Set against the backdrop of Mumbai's famously efficient lunchbox delivery system run by dabbawalas (or tiffin wallahs), this beautiful film tells the story of two lonely people (Nimrat Kaur and Irrfan Khan, both superb), whose paths should never have crossed.
However, a one-in-a million mistake sees a meal made lovingly by young housewife Ila for her husband land on the desk of depressed accountant and widower, Saajan.
The latter is pleasantly surprised by this tasty lunch, which is of much better quality than what he's used to getting from his usual caterer, and savours each bite with utter delight. He's far from imagining that this elaborate meal comes from the young woman's desperate attempt to salvage her marriage.
When the lunchbox is returned to Ila's licked clean, she finds herself hoping her husband is finally showing her a bit of appreciation, but after requesting his feedback and hurting herself to a wall of indifference, she soon realises he wasn't the one who enjoyed her food that day.
She decides to enclose a thank you letter for the stranger in the following lunchbox, a paneer kofta curry in which she puts as much care preparing as the previous meal.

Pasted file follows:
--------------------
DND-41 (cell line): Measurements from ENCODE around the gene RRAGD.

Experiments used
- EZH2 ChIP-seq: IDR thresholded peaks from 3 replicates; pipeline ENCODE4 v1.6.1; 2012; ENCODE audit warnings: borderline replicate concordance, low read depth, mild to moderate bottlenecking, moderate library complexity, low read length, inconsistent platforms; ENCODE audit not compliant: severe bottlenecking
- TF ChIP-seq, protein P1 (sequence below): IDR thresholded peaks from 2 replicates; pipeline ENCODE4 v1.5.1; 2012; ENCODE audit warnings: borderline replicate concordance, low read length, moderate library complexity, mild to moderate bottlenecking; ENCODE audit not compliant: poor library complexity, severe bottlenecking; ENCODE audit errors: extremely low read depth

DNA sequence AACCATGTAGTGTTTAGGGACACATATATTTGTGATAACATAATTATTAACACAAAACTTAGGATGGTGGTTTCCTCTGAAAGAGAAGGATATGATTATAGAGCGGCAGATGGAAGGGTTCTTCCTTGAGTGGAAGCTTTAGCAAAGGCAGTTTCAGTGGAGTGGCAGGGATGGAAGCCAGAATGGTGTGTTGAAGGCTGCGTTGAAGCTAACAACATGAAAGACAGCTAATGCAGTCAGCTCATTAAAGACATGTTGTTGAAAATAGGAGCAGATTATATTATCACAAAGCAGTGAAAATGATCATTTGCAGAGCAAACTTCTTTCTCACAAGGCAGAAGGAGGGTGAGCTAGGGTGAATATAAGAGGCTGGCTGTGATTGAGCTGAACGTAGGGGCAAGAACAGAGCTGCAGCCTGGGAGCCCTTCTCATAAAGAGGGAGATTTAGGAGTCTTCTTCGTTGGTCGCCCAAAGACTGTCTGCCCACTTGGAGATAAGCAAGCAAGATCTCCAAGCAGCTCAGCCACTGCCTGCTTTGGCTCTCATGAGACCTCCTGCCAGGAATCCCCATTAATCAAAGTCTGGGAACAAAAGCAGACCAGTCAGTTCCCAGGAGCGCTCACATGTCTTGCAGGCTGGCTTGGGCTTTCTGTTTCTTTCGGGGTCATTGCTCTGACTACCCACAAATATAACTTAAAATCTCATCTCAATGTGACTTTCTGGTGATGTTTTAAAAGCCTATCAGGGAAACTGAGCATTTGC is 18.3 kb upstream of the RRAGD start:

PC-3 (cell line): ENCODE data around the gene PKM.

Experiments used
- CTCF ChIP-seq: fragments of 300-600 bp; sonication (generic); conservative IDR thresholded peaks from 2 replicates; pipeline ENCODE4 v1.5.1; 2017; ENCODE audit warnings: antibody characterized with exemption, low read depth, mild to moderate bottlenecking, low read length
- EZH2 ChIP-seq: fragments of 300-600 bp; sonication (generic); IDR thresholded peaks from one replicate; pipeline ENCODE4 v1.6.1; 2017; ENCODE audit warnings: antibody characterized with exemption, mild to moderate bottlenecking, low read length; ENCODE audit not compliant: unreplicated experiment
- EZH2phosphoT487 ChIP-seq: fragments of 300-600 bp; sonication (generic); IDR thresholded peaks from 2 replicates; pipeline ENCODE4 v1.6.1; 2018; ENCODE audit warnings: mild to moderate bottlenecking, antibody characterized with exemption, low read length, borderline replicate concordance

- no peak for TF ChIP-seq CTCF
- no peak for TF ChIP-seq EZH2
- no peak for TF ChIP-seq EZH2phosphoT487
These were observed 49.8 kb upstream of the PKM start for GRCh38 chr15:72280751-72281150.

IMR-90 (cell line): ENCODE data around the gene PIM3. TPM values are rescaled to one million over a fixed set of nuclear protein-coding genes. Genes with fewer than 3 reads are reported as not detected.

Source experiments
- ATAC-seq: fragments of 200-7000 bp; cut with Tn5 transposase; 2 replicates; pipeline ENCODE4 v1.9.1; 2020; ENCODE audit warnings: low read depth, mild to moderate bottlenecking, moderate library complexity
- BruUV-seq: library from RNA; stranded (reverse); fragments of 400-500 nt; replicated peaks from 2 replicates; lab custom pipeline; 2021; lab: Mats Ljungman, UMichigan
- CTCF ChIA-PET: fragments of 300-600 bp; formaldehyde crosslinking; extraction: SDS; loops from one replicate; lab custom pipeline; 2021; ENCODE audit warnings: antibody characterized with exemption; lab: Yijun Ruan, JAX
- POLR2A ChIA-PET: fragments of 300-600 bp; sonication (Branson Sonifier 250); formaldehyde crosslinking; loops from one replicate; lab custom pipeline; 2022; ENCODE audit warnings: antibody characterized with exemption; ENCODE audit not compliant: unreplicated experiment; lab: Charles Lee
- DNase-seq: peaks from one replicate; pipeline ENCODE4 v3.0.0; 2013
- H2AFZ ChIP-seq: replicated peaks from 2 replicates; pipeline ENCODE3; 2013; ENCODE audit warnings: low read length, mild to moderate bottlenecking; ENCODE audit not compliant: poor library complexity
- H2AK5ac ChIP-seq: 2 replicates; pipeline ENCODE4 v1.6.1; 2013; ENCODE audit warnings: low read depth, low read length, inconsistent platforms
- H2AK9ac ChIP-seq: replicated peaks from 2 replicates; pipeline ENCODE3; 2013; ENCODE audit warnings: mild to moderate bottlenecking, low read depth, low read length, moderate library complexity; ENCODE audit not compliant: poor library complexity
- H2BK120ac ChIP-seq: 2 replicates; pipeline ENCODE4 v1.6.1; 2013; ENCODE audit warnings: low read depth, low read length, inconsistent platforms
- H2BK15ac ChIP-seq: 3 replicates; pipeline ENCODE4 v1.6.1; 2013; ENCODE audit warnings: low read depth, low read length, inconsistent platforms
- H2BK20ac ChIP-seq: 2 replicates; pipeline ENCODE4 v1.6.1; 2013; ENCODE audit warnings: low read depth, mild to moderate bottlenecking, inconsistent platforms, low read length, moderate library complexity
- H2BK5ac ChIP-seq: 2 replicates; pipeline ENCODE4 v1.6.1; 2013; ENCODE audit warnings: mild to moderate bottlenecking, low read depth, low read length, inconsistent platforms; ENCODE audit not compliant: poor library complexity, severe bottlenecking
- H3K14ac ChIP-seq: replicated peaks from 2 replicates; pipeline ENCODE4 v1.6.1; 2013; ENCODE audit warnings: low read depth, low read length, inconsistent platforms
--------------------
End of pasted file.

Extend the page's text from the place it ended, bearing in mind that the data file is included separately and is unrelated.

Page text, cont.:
This first exchange marks the start of an epistolary relationship via tiffin boxes between Ila and Saajan, and as each day passes, Saajan is increasingly looking forward to the food and the words sent by the young woman.
In one particular scene, as soon as the lunchbox lands on his desk, Saajan buries his nose in it, breathing in the appetising smells in anticipation, and eventually finds himself unable to wait until lunch time to open it, taking an early mark to finally dig into it.
Over time, the two progressively open up about their loneliness and fears facing with an uncertain future: in the case of Ila, having to decide to stay or not in a loveless marriage, while for Saajan, it's the prospect of becoming irrelevant as retirement nears that weighs on his mind.
Whether this blossoming virtual friendship could lead to something more is of course the main question posed by this bitter-sweet romantic comedy, but one take-away of the film is also the unique bond and intimacy that food manages to create between strangers.
Far from the flamboyant Bollywood fare, The Lunchbox is a slow-burning, understated gem, peppered with humour (brought by Ila's invisible auntie, and Sajan's future replacement at work), and it will stay with you long after the credits roll.
Watch 'The Lunchbox':
The Lunchbox will also certainly spark in you irresistible cravings for Indian food... and that's where our colleagues from SBS Food can help. Much like the movie itself, this beautiful, simple dahl will warm your heart, and be the perfect accompaniment for your viewing experience.
Find this recipe at SBS Food:
Want more Indian food in your life?
Watch our daily cooking show The Chef's Line, which from May 14th to the 19th will be entirely dedicated to Indian food, and will see passionate home cooks compete against the chefs from acclaimed Melbourne restaurant Tonka. More info on The Chef's Line program page.